John Culberson: Gulf Oil Spill Is A 'Statistical Anomaly,' Texas Congressman Says
Rep. John Culberson (R-Texas) took his opposition to the Obama Administration's decision to enact a six-month moratorium on deep-water drilling in the Gulf of Mexico directly to the President Wednesday, sending him a letter that asked him to view the ongoing BP oil spill in its "proper historical context as a statistical anomaly."
In the letter, Culberson acknowledges that the "Deepwater Horizon incident was a terrible human tragedy with devastating environmental consequences," but not terrible enough for President Obama to take the drastic action of halting such operations for six months, Culberson said.
His argument? The record since 1985 shows that deep-water rigs have produced 7 billion barrels of oil, while spilling less than 0.001 percent of it. Culberson calls it "a 99.999% record for clean operations." He then encourages Obama not to ignore that "35-year record of safety," (though it appears that only 25 years have passed since 1985).
Here's the whole letter, which includes Culberson's full argument about the economic importance of offshore drilling, via the Washington Post's Dave Weigel:
The President The White House Washington, DC 20500
Dear Mr. President,
I write to express my strong opposition to the U.S. Department of the Interior's six-month moratorium on deepwater drilling in the Gulf of Mexico. I am concerned that the decision to impose the moratorium is based more on emotion than fact. The Deepwater Horizon incident was a terrible human tragedy with devastating environmental consequences, but it must be viewed in the proper historical context as a statistical anomaly. The government's own records show that since 1985, more than 7 billion barrels of oil have been produced in federal offshore waters with less than 0.001 percent spilled - a 99.999% record for clean operations. That 35-year record of safety should not be ignored in the haste to respond to public discord.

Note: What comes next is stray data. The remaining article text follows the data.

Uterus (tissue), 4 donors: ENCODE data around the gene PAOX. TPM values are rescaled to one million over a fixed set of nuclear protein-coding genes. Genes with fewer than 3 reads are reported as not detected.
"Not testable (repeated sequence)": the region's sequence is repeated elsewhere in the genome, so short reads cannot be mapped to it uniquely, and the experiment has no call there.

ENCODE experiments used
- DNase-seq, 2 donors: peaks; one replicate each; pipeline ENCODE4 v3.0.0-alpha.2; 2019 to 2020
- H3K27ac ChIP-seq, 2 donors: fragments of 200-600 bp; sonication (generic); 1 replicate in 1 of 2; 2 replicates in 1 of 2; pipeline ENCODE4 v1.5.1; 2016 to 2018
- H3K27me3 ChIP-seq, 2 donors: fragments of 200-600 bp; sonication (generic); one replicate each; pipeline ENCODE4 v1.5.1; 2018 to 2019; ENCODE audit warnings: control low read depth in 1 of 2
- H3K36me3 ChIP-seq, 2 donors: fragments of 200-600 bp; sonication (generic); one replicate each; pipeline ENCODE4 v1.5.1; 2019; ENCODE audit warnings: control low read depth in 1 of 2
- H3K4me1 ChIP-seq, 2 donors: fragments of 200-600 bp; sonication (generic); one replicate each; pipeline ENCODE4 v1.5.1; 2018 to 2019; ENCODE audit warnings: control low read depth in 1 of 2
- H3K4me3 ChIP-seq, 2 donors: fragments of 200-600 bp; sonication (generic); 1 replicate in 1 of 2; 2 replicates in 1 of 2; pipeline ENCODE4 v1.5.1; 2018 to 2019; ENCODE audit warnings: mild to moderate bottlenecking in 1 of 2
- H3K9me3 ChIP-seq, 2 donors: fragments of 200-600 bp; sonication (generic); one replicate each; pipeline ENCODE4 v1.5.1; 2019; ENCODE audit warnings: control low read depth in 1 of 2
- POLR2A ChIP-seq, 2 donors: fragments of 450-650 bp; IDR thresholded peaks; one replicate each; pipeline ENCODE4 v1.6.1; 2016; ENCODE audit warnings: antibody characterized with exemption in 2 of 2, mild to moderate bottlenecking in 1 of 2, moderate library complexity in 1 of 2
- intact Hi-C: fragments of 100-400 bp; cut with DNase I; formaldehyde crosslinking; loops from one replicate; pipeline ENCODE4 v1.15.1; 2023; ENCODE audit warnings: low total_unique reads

Analysis from the Louisiana Mid-Continent Oil and Gas Association shows the moratorium would put as many as 1,400 jobs per platform at risk, and lost wages could reach $10 million per month per platform and up to $330 million per month for all 33 platforms. Our economy is struggling mightily, and this drilling halt will adversely impact small businesses down the entire supply chain. The effect will extend far past the oil industry and be most damaging in the Gulf region, where a range of businesses from restaurants and cleaners to hardware stores and garages depend on a robust offshore industry. The Gulf Coast is already suffering from the emotional and physical trauma of the Deepwater Horizon incident, and this moratorium will only add financial trauma to their plight.
According to the Minerals Management Service, 80 percent of the U.S. supply of oil developed offshore comes from deepwater drilling. That amount is projected to rise dramatically in the coming decades, and any moratorium on domestic production will only increase our dependence on foreign nations that are often hostile to America's interests. Adding to the volatility is the fact that transporting oil is extremely dangerous and poses a much more serious threat to our environment than drilling in U.S. waters.
Further complicating matters is the current confusion over the Interior Department's freeze in approving any shallow water drilling permits. While I understand the Department has stated that such permits may go forward as soon as operators can demonstrate adoption of enhanced safety standards, the industry requires further clarification from the administration as to exactly what those standards will be. Companies will then need additional time to understand the changes and deploy new standards and technology to meet the requirements. I fear the delay equates to a de-facto moratorium on shallow water drilling, only adding to the economic uncertainty and instability in the Gulf region. These companies, their workers, and all Americans who depend on the energy they produce need swift action from the department to get back to work.
I strongly encourage you not to punish the entire oil and gas industry because of any mistakes that were made on Deepwater Horizon. This shortsighted moratorium is harmful to America and our fragile economy, and it will mire domestic energy production in a confusing and ineffective bureaucracy. I implore you to lift the moratorium and allow responsible drilling off of our coasts to continue.
Member of Congress